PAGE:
Waiheke landowner Rob Fenwick was once offered a fortune by a mining company for the high-quality aggregate beneath his feet.
But he resisted, preferring to permanently stop quarrying on his idyllic 373ha block and gift some of it to the council for public use.
The public will get their first look at a section of the land today, in the form of a stunning 3km walkway on the southeast end of the island.
Mayor Len Brown will officially open the path, which took a decade to complete after Mr Fenwick gave the land to the Auckland City Council.
Mr Fenwick, founder of Living Earth, says he has no regrets about not cashing in the 50 million tonnes of aggregate under his property, which would have created an opencast pit if it had been mined.
He is instead thrilled that the public will experience the regenerative bush and bellbird song on the peninsula between Awaawaroa Bay and Te Matuku Bay, and hopes it will become a tourist attraction.
The path wends its way between two wineries, Poderi Crisci and Passage Rock Wines. It runs along a high ridgeline, at one point giving a 360-degree view, with the Hauraki Gulf and the city on one side and Great Barrier on the other. It also takes in the pa site Te Puke o Kai and a marine reserve.
Walkers will sometimes be at some of the island's highest points, and sometimes under a tall canopy of kauri, kahikatea, North Island beech and an enormous puriri.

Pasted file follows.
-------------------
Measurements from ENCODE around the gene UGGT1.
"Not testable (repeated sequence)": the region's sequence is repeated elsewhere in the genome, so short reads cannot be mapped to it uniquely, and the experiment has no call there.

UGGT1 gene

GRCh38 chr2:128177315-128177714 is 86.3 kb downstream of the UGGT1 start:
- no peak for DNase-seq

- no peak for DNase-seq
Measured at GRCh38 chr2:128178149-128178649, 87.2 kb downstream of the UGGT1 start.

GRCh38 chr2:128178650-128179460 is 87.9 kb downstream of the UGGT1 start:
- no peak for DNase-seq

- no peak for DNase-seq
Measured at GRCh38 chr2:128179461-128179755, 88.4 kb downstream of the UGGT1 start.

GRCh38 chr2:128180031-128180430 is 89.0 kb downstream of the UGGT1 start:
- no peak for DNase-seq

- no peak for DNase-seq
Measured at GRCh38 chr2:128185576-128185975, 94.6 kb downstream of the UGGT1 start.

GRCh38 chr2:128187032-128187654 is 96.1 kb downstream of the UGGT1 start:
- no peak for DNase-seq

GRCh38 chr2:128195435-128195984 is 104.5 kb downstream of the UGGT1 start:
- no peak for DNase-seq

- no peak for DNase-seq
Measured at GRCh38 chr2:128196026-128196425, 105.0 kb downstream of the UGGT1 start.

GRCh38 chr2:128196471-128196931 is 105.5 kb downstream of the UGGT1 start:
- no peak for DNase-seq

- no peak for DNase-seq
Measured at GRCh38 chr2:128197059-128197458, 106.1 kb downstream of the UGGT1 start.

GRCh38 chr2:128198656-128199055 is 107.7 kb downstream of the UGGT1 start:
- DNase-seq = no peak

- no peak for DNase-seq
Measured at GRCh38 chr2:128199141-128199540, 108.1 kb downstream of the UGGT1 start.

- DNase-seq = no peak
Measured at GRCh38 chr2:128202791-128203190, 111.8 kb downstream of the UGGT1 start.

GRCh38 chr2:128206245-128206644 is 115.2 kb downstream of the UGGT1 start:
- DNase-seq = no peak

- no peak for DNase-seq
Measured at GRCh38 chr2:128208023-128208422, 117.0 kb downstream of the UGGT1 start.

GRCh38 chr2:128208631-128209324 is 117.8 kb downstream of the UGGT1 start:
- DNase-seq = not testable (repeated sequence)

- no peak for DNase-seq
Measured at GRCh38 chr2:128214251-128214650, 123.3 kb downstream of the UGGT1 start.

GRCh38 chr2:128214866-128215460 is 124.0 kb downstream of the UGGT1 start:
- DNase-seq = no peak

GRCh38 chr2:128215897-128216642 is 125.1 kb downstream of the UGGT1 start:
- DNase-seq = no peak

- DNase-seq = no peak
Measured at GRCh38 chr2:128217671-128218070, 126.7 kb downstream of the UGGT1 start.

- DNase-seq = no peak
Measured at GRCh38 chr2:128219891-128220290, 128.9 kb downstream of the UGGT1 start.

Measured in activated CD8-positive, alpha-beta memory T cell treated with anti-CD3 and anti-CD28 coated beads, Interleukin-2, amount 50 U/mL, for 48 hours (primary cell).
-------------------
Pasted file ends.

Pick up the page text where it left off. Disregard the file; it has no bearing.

The pathway will help meet Mr Fenwick's goal of enabling people to walk right round Waiheke without stepping on public roads.
The ecologically minded businessman said his motivation for the gift was the rapid colonisation of Auckland's coastal and bush-covered land by developers.
"There really isn't that much forest land available apart from the magnificent Waitakeres.
"Increasingly, private owners of coastal lowlands - where there's little [Department of Conservation] estate - are in control."
The peninsula which the walking track traverses was one of the first on Waiheke to pass to European ownership, in 1840.
It was logged for kauri and intensively farmed in the 1930s and 1940s before Mr Fenwick's family purchased it in two lots in 1985 and 1987. Regenerative bush has since pushed through some of the pasture.
Since the approach by the mining industry, he has moved to have the land protected by covenant under the Reserves Act, which locks it away from quarrying in perpetuity.
Mr Fenwick said he was challenging the notion that conservation was a role to be performed only by the Government.
He aimed to return 60ha of the peninsula to its original forest cover, rid it of pests and introduce further species. The bellbird already flits among the regenerative forest. Next, he hopes to introduce kiwi.